*copyright 2008, 2009, 2010, 2011, 2012 - P.L. Chadwick, Webmaster
For the people, by the people, and about the people of Lake Helen, Florida
Prevent Bicycle Theft
By Victoria (Teddi) Holmes
Recently, I have twice been the victim of bike theft. The first time, my beloved Kahaluna Maka Maka bike was stolen from my front porch. Yes, I had a lock for it, and had been locking it up, but hadn't put it on that day. (The lock was on the refrigerator to keep “Hoover”, my son, out, but that's a whole 'nother story!). I reported it to the police. The second time, they got my son's bike. He had left it in the front yard. He did not know it was stolen until someone recognized it in a yard where it did not belong and brought it to him. He talked to the youngsters who had the bike (and who had trashed the tires and brakes). Some days later, after fixing his bike and taking it for a test run, he encountered the same youngsters trying to make off with a bike from our neighbor's yard. He immediately contacted the police.
I spoke with Officer Mullins about bike theft. He stated that so far this year there have been ten bikes reported stolen. How many unreported thefts have occurred is anybody's guess. The department just recovered one bike that hasn't been reported stolen. The police can't catch a thief if the theft isn't reported. It is mostly juveniles stealing the bikes, and the majority of bikes are stolen from the home, where they have been left out, unlocked.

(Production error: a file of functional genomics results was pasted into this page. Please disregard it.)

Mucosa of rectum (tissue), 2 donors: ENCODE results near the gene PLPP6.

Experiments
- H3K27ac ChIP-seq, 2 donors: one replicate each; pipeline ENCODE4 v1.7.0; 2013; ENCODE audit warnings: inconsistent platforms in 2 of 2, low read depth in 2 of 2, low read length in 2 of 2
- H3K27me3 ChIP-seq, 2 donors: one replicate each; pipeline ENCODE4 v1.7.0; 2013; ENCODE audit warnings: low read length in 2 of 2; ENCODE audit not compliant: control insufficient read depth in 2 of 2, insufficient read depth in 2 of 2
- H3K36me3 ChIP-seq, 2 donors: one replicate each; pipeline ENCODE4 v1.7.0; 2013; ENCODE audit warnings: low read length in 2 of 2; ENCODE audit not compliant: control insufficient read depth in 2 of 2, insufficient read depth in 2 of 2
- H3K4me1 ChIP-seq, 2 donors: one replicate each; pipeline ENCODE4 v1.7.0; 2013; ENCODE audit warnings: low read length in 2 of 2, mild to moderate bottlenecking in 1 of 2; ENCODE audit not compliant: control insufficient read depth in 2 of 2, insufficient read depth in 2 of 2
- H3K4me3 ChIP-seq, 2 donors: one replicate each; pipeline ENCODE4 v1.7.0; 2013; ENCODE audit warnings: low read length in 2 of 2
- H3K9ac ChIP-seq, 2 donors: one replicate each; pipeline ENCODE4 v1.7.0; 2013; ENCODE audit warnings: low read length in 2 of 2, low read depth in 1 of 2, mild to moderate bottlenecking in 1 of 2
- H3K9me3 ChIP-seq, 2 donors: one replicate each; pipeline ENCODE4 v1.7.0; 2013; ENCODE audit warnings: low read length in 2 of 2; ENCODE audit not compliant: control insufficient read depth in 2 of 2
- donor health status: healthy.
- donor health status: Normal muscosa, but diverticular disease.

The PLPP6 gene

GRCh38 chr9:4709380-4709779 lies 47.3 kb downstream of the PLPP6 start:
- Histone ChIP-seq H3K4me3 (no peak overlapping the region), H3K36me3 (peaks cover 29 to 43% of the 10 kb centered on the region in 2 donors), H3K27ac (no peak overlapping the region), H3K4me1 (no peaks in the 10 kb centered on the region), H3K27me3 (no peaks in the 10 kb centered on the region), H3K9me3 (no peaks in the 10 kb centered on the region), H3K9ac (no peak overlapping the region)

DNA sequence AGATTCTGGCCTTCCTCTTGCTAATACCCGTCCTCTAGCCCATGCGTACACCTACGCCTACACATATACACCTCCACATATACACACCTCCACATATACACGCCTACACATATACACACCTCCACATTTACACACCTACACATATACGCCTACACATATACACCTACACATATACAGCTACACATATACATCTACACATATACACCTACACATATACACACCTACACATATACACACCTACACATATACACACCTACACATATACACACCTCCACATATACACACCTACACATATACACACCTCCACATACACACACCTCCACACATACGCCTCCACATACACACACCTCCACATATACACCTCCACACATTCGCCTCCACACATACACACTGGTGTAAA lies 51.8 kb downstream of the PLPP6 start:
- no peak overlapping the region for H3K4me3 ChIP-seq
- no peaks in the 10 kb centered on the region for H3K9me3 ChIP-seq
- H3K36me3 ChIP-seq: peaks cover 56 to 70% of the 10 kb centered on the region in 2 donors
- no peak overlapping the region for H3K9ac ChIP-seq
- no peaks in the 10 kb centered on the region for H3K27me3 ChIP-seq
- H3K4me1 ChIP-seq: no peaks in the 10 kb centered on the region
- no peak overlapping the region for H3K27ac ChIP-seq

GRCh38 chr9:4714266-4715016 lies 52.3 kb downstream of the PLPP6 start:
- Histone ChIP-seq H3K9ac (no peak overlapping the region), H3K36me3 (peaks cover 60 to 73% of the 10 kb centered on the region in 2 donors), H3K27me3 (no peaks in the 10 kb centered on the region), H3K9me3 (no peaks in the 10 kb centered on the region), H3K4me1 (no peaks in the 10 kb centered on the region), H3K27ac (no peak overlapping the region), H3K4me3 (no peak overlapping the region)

So what can you do to prevent your bike being stolen? Officer Mullins shared these tips:
1.) ALWAYS lock your bike up. If there is nothing to chain it to, still lock it through the back tire to the frame. That way a thief will have a harder time wheeling it off.
2.) If your bike is stolen, REPORT it immediately.
3.) REGISTER your bike. You can go by the police station and get a form from Lynn. Once you have filled out the form, she will issue you a non-removable sticker to place on your bike.
4.) Note the serial number, take a picture and keep those in a safe place.
I got the registration form from Lynn, and came home to complete it. It isn't that difficult; the hardest part was turning the bike over to find the serial number. (Which is usually under the crank that turns the pedals.) Curious as to what happens to found bikes that aren't claimed, I asked Officer Mullins what is done with them. He stated that they are either donated to a charity, or, when they have several, advertised and auctioned off.